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Old 12-10-2015, 09:27 AM
 
3,631 posts, read 1,568,583 times
Reputation: 2536

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Quote:
Originally Posted by Dub D View Post
I'm in the insurance industry. This interview was for a software company who handles the software many insurance companies use to process claims.
Hmm, then they might be hiring some business analyst from offshire who will have no idea of insurance and technology and with 6 years or so exp..

Is your salary expectation too high??
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Old 12-10-2015, 10:00 AM
 
Location: Central IL
15,253 posts, read 8,568,509 times
Reputation: 35698
Quote:
Originally Posted by Rabrrita View Post
Unfortunately, 8 out of 10 isn't going to cut it in today's competitive job market. Have you received any feedback (positive and/or negative) from any of the interviews? Often times, a candidate can be sending the wrong signals by being over confident they will be the chosen one or they are so afraid of making a mistake they mess the interview up big time.

What industry are you looking in?
Sorry - interviewers don't have time to hand out tips - they're already on to the next position they have to fill.

Maybe the OP can consult with someone who actually TUTORS job applicants - maybe video you in mock interviews being asked tough questions, etc. It will cost some money but might be very enlightening.
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Old 12-10-2015, 10:41 AM
mcq
 
Location: Memphis, TN
336 posts, read 546,644 times
Reputation: 293
Quote:
Originally Posted by Yakscsd View Post
Well there is no truth here, only opinion. Wait, there is one fact...the op gets interviews, but cant get past the them to get an offer. While anecdotal in nature, it would appear that he meets the qualifications on paper, but in person isn't likable, or completely collapses under questioning. neither trait will endear the OP to a hiring manager. As another person pointed out, if you know what they want, why not just do it? If the OP truly believes in his comments, then they are going to come out in his words, actions and mannerisms. The interviewers will see this and it is a complete turn off to hiring team or manager.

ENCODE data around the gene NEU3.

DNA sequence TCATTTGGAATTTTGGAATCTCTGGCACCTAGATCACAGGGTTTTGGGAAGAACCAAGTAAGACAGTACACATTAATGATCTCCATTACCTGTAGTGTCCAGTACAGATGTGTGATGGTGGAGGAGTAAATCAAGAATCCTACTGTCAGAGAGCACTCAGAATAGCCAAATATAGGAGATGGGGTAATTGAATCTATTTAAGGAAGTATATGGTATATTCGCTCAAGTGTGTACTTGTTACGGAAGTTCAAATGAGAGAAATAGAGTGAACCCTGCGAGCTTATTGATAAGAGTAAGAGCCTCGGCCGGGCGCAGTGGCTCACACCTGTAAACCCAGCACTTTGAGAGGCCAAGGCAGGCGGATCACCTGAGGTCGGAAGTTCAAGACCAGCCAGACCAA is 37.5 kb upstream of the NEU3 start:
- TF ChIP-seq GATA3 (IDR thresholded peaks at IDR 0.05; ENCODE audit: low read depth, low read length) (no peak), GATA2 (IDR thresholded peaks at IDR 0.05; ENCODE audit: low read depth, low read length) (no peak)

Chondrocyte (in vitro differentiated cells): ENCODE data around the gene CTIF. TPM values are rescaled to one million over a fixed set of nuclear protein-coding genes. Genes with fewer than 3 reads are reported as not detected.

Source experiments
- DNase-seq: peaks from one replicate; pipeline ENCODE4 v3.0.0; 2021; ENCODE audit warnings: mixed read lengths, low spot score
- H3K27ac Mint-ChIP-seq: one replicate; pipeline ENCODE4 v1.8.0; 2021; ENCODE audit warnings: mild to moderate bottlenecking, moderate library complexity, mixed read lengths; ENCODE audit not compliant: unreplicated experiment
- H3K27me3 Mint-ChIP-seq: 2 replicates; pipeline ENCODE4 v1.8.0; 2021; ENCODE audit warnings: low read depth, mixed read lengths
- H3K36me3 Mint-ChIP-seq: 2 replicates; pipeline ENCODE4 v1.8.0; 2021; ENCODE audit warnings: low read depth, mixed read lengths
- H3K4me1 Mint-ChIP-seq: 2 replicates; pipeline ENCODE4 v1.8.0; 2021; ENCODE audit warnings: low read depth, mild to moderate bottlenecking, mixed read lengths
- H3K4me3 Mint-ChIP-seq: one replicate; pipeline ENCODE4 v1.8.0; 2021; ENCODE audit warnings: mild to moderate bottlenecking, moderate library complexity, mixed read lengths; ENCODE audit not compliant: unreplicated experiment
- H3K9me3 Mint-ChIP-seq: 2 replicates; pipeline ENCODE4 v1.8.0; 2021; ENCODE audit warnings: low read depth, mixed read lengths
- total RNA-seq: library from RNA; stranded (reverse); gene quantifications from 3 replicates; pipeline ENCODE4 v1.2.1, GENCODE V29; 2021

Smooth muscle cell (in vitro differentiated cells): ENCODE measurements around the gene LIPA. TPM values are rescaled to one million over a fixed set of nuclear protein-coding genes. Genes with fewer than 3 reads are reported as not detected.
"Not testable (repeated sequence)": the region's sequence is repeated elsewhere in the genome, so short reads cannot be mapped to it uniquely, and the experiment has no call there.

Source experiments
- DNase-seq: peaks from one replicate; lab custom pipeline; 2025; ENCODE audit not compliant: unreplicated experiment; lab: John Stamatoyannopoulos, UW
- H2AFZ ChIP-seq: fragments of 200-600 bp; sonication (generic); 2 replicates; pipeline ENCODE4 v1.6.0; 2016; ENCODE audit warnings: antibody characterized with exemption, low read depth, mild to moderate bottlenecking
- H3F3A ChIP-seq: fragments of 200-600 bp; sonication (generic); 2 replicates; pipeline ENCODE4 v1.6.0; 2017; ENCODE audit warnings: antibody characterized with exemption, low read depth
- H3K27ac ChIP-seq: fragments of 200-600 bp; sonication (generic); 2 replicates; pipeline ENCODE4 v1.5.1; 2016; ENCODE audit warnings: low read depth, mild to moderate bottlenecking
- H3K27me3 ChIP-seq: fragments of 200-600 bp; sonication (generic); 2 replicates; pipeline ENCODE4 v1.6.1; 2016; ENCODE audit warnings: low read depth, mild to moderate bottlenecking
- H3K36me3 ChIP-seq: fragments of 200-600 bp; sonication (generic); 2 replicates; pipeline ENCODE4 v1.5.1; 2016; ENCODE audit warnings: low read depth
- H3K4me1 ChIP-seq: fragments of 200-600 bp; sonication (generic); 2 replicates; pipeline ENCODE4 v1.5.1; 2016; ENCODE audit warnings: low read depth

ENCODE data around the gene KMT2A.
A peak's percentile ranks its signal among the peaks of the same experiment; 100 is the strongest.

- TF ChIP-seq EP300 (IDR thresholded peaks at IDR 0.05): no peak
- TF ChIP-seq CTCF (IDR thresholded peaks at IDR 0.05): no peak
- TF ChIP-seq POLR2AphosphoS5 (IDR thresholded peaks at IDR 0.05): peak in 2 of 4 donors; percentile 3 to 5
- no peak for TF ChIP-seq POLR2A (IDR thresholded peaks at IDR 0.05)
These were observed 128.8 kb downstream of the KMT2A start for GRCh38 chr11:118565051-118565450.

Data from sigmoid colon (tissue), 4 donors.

This could be true, yet it may not. It is very presumptive. Statistically speaking, some variables can be controlled more so by the job seeker and others not. It is very possible to miss out quite a bit and not be "unlikable" or "collapse under questioning". This is merely one possibility of many.

On the other hand, if the best you can say about your interview is an "8 out of 10", you have to realize that if you can't even say you nailed it 10 out of 10, then what did the interviewer think? I'm sure somebody else interviewed did nail it 10/10. Depending upon the company, dozens of others may have been interviewed, so the chances are good that somebody was just better. Never stop trying to figure out how you could improve.

And missing out on 4 or so interviews over a few years is just a drop in the bucket to many. I'm not speaking from a high horse. I am also grinding it out to improve my situation.
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Old 12-10-2015, 01:47 PM
 
Location: Southern New Hampshire
7,250 posts, read 12,702,321 times
Reputation: 22102
Quote:
Originally Posted by Dub D View Post
The thread title has been the story of my life.

I had an interview yesterday for a job I really really wanted. Pretty much exactly what I want.

They had me go from 930 to 1pm. Five different interviews, it was pretty intense.

Overall, I was pretty happy with how I did when I left. Solid 8 out of 10.

Already received an email a few hours ago stating I didn't get the job.

I'm SUPER frustrated. This is the 4th or so big interview in the last few years, never get the job. I keep getting jobs I don't really want.

I wasn't very nervous, remained calm and true to myself. I know I got too nervous with prior interviews.

I'm really annoyed with my current job. I've made wise financial decisions, if I really wanted...I could quit, move back to my parents, and figure things out for a long long time. However, I'm 30 and I don't want to do that. And that wouldn't look good resume wise even though its looking more and more appealing.
You're 30 years old and the idea of moving back to your parents' house is APPEALING? Wow.

OP, I feel for you, but you are a grown-up, you're on your own, you have a job -- just keep plugging away. Don't move BACKWARD by moving in with your parents, since you clearly don't HAVE to.

Quote:
Originally Posted by Dub D View Post
I'm pretty much lost on how to proceed with my career. Getting a masters isn't very helpful in my line of work. I tried getting a industry license but all the classes are online and books. I miserably failed the test after reading the entire book. I'm an audio learner so I need lectures and they don't offer anything like that.
Sorry, I don't buy the "I failed because I'm an audio learner" excuse. Yes, many people learn BETTER via lectures, but that doesn't mean they CAN'T learn via a book. Clearly you didn't read the book well enough if you "failed miserably." Try again!!
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Old 12-10-2015, 02:00 PM
 
18 posts, read 29,049 times
Reputation: 15